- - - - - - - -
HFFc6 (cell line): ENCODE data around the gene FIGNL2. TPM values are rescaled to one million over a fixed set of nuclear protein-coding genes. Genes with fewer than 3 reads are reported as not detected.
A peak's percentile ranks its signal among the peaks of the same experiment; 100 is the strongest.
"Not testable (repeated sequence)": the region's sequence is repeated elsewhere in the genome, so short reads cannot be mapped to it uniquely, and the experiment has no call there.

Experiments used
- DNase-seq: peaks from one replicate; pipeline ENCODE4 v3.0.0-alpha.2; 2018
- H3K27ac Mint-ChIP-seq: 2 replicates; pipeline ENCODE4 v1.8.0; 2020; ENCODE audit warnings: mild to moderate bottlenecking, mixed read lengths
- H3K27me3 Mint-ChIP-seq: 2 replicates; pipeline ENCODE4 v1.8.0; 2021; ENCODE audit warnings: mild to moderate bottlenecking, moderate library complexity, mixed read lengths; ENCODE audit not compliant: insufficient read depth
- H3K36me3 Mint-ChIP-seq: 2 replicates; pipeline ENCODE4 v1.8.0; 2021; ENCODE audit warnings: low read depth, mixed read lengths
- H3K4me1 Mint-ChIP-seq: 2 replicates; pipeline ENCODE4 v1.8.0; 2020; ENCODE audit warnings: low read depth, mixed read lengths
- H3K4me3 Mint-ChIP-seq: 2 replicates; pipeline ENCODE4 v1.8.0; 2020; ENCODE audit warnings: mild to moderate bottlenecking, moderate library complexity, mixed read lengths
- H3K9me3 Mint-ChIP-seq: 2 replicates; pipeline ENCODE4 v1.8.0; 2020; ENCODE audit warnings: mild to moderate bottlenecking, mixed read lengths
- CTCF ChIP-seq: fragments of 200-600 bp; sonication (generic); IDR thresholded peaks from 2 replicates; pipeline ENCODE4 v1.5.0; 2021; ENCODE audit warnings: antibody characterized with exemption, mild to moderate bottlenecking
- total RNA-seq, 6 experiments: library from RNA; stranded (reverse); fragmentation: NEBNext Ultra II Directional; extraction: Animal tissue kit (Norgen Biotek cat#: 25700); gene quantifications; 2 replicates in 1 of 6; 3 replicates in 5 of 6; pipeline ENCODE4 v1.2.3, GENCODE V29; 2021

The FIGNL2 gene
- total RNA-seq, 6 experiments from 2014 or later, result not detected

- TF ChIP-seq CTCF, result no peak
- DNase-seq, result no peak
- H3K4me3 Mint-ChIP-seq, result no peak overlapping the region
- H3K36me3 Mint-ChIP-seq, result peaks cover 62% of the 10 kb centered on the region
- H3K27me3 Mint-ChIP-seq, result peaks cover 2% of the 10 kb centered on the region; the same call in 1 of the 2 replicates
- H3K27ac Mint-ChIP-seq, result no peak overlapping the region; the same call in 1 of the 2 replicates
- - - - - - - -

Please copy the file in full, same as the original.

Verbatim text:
HFFc6 (cell line): ENCODE data around the gene FIGNL2. TPM values are rescaled to one million over a fixed set of nuclear protein-coding genes. Genes with fewer than 3 reads are reported as not detected.
A peak's percentile ranks its signal among the peaks of the same experiment; 100 is the strongest.
"Not testable (repeated sequence)": the region's sequence is repeated elsewhere in the genome, so short reads cannot be mapped to it uniquely, and the experiment has no call there.

Experiments used
- DNase-seq: peaks from one replicate; pipeline ENCODE4 v3.0.0-alpha.2; 2018
- H3K27ac Mint-ChIP-seq: 2 replicates; pipeline ENCODE4 v1.8.0; 2020; ENCODE audit warnings: mild to moderate bottlenecking, mixed read lengths
- H3K27me3 Mint-ChIP-seq: 2 replicates; pipeline ENCODE4 v1.8.0; 2021; ENCODE audit warnings: mild to moderate bottlenecking, moderate library complexity, mixed read lengths; ENCODE audit not compliant: insufficient read depth
- H3K36me3 Mint-ChIP-seq: 2 replicates; pipeline ENCODE4 v1.8.0; 2021; ENCODE audit warnings: low read depth, mixed read lengths
- H3K4me1 Mint-ChIP-seq: 2 replicates; pipeline ENCODE4 v1.8.0; 2020; ENCODE audit warnings: low read depth, mixed read lengths
- H3K4me3 Mint-ChIP-seq: 2 replicates; pipeline ENCODE4 v1.8.0; 2020; ENCODE audit warnings: mild to moderate bottlenecking, moderate library complexity, mixed read lengths
- H3K9me3 Mint-ChIP-seq: 2 replicates; pipeline ENCODE4 v1.8.0; 2020; ENCODE audit warnings: mild to moderate bottlenecking, mixed read lengths
- CTCF ChIP-seq: fragments of 200-600 bp; sonication (generic); IDR thresholded peaks from 2 replicates; pipeline ENCODE4 v1.5.0; 2021; ENCODE audit warnings: antibody characterized with exemption, mild to moderate bottlenecking
- total RNA-seq, 6 experiments: library from RNA; stranded (reverse); fragmentation: NEBNext Ultra II Directional; extraction: Animal tissue kit (Norgen Biotek cat#: 25700); gene quantifications; 2 replicates in 1 of 6; 3 replicates in 5 of 6; pipeline ENCODE4 v1.2.3, GENCODE V29; 2021

The FIGNL2 gene
- total RNA-seq, 6 experiments from 2014 or later, result not detected

- TF ChIP-seq CTCF, result no peak
- DNase-seq, result no peak
- H3K4me3 Mint-ChIP-seq, result no peak overlapping the region
- H3K36me3 Mint-ChIP-seq, result peaks cover 62% of the 10 kb centered on the region
- H3K27me3 Mint-ChIP-seq, result peaks cover 2% of the 10 kb centered on the region; the same call in 1 of the 2 replicates
- H3K27ac Mint-ChIP-seq, result no peak overlapping the region; the same call in 1 of the 2 replicates